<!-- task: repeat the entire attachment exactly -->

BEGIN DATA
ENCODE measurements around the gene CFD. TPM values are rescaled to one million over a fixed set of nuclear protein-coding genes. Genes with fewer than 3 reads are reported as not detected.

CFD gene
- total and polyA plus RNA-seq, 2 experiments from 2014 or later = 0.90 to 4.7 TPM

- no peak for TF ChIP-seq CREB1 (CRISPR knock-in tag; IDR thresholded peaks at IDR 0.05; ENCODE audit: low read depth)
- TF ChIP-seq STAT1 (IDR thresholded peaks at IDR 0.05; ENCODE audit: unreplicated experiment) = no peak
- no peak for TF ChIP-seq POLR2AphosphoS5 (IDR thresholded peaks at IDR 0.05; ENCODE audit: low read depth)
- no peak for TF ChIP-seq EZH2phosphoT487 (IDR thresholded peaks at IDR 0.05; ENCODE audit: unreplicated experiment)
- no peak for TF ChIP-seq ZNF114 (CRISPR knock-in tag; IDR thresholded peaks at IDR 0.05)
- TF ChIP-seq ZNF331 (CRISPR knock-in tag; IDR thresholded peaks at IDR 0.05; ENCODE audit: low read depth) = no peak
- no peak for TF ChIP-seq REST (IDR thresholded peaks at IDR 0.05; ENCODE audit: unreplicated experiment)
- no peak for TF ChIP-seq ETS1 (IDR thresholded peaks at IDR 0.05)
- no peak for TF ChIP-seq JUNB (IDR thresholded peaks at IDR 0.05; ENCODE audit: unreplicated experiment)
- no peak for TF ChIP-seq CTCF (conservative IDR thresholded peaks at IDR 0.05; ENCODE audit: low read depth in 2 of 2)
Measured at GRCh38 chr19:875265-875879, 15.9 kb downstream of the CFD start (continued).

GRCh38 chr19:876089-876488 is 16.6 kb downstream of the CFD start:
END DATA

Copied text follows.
ENCODE measurements around the gene CFD. TPM values are rescaled to one million over a fixed set of nuclear protein-coding genes. Genes with fewer than 3 reads are reported as not detected.

CFD gene
- total and polyA plus RNA-seq, 2 experiments from 2014 or later = 0.90 to 4.7 TPM

- no peak for TF ChIP-seq CREB1 (CRISPR knock-in tag; IDR thresholded peaks at IDR 0.05; ENCODE audit: low read depth)
- TF ChIP-seq STAT1 (IDR thresholded peaks at IDR 0.05; ENCODE audit: unreplicated experiment) = no peak
- no peak for TF ChIP-seq POLR2AphosphoS5 (IDR thresholded peaks at IDR 0.05; ENCODE audit: low read depth)
- no peak for TF ChIP-seq EZH2phosphoT487 (IDR thresholded peaks at IDR 0.05; ENCODE audit: unreplicated experiment)
- no peak for TF ChIP-seq ZNF114 (CRISPR knock-in tag; IDR thresholded peaks at IDR 0.05)
- TF ChIP-seq ZNF331 (CRISPR knock-in tag; IDR thresholded peaks at IDR 0.05; ENCODE audit: low read depth) = no peak
- no peak for TF ChIP-seq REST (IDR thresholded peaks at IDR 0.05; ENCODE audit: unreplicated experiment)
- no peak for TF ChIP-seq ETS1 (IDR thresholded peaks at IDR 0.05)
- no peak for TF ChIP-seq JUNB (IDR thresholded peaks at IDR 0.05; ENCODE audit: unreplicated experiment)
- no peak for TF ChIP-seq CTCF (conservative IDR thresholded peaks at IDR 0.05; ENCODE audit: low read depth in 2 of 2)
Measured at GRCh38 chr19:875265-875879, 15.9 kb downstream of the CFD start (continued).

GRCh38 chr19:876089-876488 is 16.6 kb downstream of the CFD start: